Charles Moose looks deeply pained on the cover of his book about his life and sudden vault into fame as head of the Washington area sniper investigation. His brow is screwed tightly and his eyes cast downward in the close-up photo.
Much of what follows in the 319-page “Three Weeks in October” may explain why.
Anger over a life he said was tinged by racism. The tremendous pressure of leading the massive manhunt. Sorrow over the loss of life. And a simmering bitterness over the criticism that followed when he signed a deal in January with publisher E.P. Dutton to tell his story.
“It’s the story of how I went from being lionized for helping bring the snipers to justice to being vilified for writing a book about it,” the former Montgomery County police chief writes in his introduction.
Mr. Moose’s book goes on sale today, nearly a year after the sniper shootings in the Washington area. It is his insider account of the manhunt for perpetrators of the shootings, combined with the story of his North Carolina childhood and his rise through the police ranks.
The release caps nine months of dispute over whether Mr. Moose could write the book. Montgomery County’s ethics panel ruled he couldn’t profit off his job as police chief. He filed lawsuits to overturn the decision, but ended up quitting in June, concluding that he couldn’t keep his job and write the book.
He has no regrets about leaving and partially blames the news media for his problems. He said coverage of the case helped make the situation in Montgomery County “untenable” for him to stay on as police chief.
“I could have turned my back on that option,” he said of writing the book, in an interview on Saturday. “But at the same time, it just seemed like the right thing to do.”
Mr. Moose sees much of life through the prism of race. He writes about the segregated school he attended and of seeing his father turned away from a whites-only restaurant. He tells of being shunned by blacks as well as whites for marrying a white woman. He says he still faces discrimination, even in the health club in his apartment building.
He reveals little about the three-week sniper investigation that isn’t public knowledge. Much of his story simply describes the players involved and chronicles his thoughts as the shootings unfolded.
When six persons were shot in 24 hours starting Oct. 2, the chief and his commanders were dumbfounded. There was no connection between the victims and no big clues. He said he thought the shooter was someone having “one hell of a bad day” who would be caught or killed quickly.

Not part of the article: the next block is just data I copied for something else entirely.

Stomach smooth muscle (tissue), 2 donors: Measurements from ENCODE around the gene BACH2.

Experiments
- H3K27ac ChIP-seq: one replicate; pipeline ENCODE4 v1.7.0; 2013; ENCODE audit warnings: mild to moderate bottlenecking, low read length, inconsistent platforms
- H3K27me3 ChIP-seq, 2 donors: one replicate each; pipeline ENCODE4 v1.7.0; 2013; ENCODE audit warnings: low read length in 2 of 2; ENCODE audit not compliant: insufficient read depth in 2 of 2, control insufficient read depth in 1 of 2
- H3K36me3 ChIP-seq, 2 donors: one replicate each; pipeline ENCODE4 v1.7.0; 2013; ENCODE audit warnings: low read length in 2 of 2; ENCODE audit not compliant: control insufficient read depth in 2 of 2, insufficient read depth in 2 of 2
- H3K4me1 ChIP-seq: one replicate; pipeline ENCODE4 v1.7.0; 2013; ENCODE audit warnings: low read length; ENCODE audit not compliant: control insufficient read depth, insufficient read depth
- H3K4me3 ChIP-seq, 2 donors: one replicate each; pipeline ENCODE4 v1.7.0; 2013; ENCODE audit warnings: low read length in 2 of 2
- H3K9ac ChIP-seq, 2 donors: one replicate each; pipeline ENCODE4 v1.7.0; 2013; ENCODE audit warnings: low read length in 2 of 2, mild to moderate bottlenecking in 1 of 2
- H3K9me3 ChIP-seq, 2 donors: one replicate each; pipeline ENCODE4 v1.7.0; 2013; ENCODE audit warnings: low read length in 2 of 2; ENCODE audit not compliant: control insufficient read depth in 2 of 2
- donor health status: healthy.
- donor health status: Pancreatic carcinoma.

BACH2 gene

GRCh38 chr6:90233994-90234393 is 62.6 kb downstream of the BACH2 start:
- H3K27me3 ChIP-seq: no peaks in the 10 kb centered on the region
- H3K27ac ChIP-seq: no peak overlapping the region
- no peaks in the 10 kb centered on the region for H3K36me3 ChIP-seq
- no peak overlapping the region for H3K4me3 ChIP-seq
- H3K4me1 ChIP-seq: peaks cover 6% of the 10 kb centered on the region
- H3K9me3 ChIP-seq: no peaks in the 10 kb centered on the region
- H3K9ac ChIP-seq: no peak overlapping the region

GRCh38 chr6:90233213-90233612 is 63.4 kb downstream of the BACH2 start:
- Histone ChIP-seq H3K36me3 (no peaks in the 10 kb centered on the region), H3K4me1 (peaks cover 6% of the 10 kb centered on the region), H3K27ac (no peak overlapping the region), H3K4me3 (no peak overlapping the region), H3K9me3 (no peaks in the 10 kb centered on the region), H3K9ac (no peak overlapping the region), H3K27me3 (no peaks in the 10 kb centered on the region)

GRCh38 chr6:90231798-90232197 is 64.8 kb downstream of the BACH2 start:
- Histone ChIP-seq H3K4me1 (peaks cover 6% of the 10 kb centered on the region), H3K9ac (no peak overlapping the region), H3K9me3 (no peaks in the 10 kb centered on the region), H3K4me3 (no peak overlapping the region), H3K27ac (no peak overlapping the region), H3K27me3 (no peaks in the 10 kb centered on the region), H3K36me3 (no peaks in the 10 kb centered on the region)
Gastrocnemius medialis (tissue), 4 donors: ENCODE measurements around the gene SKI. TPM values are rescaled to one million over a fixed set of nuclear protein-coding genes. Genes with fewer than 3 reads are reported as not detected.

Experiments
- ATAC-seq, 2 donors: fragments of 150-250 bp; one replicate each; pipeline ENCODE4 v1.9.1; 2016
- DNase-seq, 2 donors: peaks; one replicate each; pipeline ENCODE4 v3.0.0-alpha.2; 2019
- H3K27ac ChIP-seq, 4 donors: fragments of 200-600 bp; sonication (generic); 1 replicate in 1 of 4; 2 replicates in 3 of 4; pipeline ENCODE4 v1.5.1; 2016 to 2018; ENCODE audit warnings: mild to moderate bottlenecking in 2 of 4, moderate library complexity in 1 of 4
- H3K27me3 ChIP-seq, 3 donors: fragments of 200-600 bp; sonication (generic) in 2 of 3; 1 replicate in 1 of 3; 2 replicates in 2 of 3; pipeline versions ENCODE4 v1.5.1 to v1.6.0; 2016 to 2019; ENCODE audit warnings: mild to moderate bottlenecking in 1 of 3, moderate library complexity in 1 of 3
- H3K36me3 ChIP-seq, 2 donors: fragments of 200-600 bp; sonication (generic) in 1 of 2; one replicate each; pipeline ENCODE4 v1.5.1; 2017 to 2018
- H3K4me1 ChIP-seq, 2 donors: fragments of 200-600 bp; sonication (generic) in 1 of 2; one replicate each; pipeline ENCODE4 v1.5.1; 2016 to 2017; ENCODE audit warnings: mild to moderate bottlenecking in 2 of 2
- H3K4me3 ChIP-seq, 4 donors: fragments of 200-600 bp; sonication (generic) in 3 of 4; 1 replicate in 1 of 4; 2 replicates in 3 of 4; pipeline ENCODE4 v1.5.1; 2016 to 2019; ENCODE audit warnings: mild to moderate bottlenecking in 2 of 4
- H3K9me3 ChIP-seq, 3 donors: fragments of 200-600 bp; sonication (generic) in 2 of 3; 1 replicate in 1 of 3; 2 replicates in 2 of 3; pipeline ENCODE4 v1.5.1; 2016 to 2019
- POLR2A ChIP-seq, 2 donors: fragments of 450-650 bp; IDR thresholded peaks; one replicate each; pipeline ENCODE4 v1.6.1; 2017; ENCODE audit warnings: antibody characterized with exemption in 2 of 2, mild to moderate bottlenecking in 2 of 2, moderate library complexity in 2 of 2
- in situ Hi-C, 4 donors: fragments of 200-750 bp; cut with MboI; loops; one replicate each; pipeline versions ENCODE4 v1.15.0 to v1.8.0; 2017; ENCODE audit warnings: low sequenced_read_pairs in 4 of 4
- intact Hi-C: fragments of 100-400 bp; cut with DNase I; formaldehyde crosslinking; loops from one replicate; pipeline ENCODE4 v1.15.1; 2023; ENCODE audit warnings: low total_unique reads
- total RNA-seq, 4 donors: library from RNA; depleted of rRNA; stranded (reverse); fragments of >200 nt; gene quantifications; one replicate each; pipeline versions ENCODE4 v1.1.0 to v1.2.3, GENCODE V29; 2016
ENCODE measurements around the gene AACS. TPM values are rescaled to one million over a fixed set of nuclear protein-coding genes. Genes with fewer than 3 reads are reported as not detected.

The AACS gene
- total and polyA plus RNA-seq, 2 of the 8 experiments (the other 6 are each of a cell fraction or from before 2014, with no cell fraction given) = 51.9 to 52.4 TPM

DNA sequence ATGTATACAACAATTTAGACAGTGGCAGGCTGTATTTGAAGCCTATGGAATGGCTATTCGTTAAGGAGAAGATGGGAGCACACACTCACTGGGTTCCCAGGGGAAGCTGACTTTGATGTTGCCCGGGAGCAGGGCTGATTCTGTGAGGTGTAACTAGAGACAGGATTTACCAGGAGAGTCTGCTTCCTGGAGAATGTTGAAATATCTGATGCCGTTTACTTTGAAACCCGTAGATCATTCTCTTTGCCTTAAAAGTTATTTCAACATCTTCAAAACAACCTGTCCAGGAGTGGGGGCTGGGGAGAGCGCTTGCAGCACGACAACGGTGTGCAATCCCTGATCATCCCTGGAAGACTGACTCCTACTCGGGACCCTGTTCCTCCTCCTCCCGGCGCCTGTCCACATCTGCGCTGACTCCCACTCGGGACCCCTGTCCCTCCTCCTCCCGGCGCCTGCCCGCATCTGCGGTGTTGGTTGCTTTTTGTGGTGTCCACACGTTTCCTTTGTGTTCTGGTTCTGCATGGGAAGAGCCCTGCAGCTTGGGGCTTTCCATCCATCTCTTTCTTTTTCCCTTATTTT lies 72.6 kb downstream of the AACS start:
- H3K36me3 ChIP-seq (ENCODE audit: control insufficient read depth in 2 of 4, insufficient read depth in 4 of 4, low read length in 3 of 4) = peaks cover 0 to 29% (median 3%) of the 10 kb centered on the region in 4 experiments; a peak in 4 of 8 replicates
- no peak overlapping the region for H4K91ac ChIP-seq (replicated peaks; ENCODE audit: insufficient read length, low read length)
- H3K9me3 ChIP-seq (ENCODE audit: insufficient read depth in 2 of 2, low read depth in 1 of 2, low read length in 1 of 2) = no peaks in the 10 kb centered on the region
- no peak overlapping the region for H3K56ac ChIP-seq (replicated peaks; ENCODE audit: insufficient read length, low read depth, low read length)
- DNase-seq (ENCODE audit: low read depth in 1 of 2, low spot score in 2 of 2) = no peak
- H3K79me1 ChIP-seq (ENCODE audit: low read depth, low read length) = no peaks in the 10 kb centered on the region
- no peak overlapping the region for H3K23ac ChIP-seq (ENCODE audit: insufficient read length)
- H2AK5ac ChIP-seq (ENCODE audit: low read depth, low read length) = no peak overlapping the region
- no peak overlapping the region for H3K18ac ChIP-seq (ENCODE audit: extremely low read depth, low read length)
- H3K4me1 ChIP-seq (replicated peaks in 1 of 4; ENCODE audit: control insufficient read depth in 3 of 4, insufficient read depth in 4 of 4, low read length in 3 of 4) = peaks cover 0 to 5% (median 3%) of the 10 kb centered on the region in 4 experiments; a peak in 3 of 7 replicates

But as time passed and more people were shot, Mr. Moose had to admit that he couldn’t give the public what it needed most from the police — safety.
“People want the police to tell them what to do, that it is going to be OK,” he said in an interview. “We couldn’t do that. You felt like you were letting everybody down.”
He worried for his job as the shootings grew and struggled with relinquishing some control to federal law enforcement. When the shootings were over, he had a hard time feeling happy and apologized to the victims’ families for not solving the crime earlier, he writes.
He frequently criticizes the press, especially reporters and news organizations that reported on leaks from investigators. He says the release of a tarot card left at a Bowie shooting scene may have prolonged the spree by cutting off fragile communications with the sniper.
Although prosecutors and defense attorneys for sniper suspects Lee Boyd Malvo and John Allen Muhammad have expressed concern about Moose’s book being released before the trials this fall, Mr. Moose believes his story won’t sway potential jurors.
He writes that he has mixed feelings about Mr. Malvo and Mr. Muhammad facing the death penalty. Both are black, a racial group that faces death sentences in disproportionate numbers, Mr. Moose writes.
“I don’t think there was a lot of cheering in the black community that these guys were going to go on trial in a death penalty state,” he said.
Mr. Moose embarks on a book tour this week, with appearances on morning talk shows and NBC’s “Tonight Show.” He has talked to Greensboro, N.C., and Sacramento, Calif., about police chief openings, but hasn’t been offered a job.
His life is much different now, out of uniform for the first time in 28 years and dealing with sudden, possibly fleeting fame and a hazy future.
“I’ve just chosen to say that it was all part of God’s plan, and I will just go with it,” he said.